Vegetation management on Solar Farms: Data driven strategies for wildfire prevention

With the recent record-breaking temperatures and increase in wildfires seen across the world, the effects of the climate crisis are becoming more frequent and intense.

Wildfire exposure in particular is a significant risk for grid scale ground mounted solar photovoltaic (PV) assets. The main mitigation against this risk is active vegetation management of the solar PV site as it removes the source of fuel that the wildfire requires to spread. This service is performed according to a specific schedule by the contracted operations and maintenance (O&M) provider who is responsible for all vegetation management activities on the solar PV site.

What’s wrong with the current approach?

The main challenge is that current vegetation management strategies used for these solar sites are limited, due to the outdated information about the status of surrounding vegetation onsite. As solar PV sites are unmanned most of the time, site conditions, including changes in vegetation, are only noticed during maintenance activities or a scheduled site vegetation survey.

This approach leaves solar PV sites highly exposed to significant wildfire ignition risk in susceptible geographical regions around the world. As we've seen in recent weeks, the impact of climate change will undoubtedly increase this risk further due to rising global temperatures and expose other regions around the world to wildfire hazards which are usually not at risk. There have been a number of incidents over the past few years where wildfires have caused significant damage and losses to solar PV sites, mainly in the Western United States where their size, severity and frequency are growing at an alarming rate*. These losses have mainly been caused by unmaintained or poorly managed vegetation, which could have been avoided had the right prevention strategies been in place.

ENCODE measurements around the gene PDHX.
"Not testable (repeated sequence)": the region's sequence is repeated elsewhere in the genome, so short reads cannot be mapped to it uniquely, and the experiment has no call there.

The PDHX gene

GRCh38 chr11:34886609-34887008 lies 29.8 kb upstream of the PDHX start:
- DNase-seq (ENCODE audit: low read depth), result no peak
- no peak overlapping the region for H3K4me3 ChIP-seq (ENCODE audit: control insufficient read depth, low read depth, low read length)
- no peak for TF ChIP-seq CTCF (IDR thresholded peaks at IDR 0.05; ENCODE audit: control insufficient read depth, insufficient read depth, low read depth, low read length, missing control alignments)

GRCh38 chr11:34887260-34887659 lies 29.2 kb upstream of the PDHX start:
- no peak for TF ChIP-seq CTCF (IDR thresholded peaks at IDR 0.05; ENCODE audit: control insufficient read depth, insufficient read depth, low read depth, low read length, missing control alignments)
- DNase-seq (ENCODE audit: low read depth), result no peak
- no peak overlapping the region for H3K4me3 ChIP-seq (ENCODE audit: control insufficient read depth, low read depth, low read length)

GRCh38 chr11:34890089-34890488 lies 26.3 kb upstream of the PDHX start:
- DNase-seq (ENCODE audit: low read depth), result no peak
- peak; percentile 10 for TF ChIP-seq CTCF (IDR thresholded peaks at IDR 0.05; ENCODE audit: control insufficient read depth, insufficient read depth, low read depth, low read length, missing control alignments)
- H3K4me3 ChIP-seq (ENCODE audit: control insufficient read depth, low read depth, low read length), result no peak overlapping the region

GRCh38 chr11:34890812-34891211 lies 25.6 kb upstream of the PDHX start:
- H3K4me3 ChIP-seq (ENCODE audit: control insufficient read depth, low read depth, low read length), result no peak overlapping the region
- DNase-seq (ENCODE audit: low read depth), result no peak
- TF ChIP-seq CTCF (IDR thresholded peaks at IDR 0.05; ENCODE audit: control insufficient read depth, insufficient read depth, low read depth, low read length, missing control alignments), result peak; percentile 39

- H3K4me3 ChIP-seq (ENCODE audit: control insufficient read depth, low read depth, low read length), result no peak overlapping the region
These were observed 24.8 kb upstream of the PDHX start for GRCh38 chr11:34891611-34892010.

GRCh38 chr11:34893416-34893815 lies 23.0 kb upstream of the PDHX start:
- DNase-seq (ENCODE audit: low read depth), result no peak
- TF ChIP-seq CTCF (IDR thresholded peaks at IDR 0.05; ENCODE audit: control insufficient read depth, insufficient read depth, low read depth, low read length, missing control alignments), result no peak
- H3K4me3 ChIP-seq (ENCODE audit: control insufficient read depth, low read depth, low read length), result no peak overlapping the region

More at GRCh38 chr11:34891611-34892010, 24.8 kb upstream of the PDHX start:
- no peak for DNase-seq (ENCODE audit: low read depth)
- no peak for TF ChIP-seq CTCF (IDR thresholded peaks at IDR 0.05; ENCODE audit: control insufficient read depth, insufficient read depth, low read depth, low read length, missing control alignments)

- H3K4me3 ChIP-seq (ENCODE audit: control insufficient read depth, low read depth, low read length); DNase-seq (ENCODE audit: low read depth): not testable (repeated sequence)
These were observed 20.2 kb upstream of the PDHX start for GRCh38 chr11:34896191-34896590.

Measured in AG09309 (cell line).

How Satellites, Drones and Artificial Intelligence driven data analysis can help

As vegetation is constantly changing, growing and impacted by weather, solar PV asset owners need the most up-to-date and accurate information to plan and manage their resources in advance. This would help with early warning of future wildfire risks, provide confirmation that the asset owners vegetation management plans are appropriate and also provide confirmation whether the work performed by third party contractors have been completed successfully to the desired standard.

An approach that's gaining recognition in industry is the combined deployment of drone and satellite-based monitoring, coupled with artificial intelligence (AI) based image processing. For solar PV sites, this approach offers a step change in the ability to monitor onsite vegetation changes in almost real-time.

The key advantages of using this approach are:

  • rapid identification of vegetation that's a high fire risk to make sure that resources for vegetation maintenance are allocated in a timely manner to mitigate these risks as a priority
  • continuous inspection of vegetation throughout the year, predictive insights of vegetation growth and early identification of new invasive species
  • ability to easily measure performance of existing vegetation management programmes and its implementation by contractors
  • reduction in costs compared with existing inspection approaches as large sites can be inspected and assessed in a short time
  • increase site availability and reliability through reduced vegetation related outages

When deploying this type of solution, it’s important to evaluate and differentiate the capability offered by the drone and satellite for vegetation inspection purposes. Satellite images provide a significant level of detail on a macro level to identify coverage and species of vegetation. Drones can then be deployed to further inspect and assess on a more local level, targeting areas of vegetation that have been identified from satellite images as being of concern.

The vegetation image data gathered needs to have the right level of capture frequency, detail and scalability for the approach to work effectively and providers of these types of services need to be challenged on these aspects. The deployment of AI for image recognition purposes, especially to identify and distinguish areas of vegetation from other site aspects as well as different vegetation species, is highly dependent on the reliability of the AI algorithm used. It’s important that evidence on AI algorithm capability is robustly evaluated, to make sure that it's fit for purpose so that the desired vegetation management programme can be deployed.

The combination of drone and satellite based monitoring using intelligent AI based image processing is highly likely to be the future of vegetation management for ground mounted solar PV sites, enabling a significant reduction in exposure to wildfire hazards. Its deployment as a key risk management approach will only increase as the impact of climate change is felt.

Tariq Dawood

Renewables Risk Consultant, Commercial Lines.

* Source: Aviva Commercial Claims Data 2020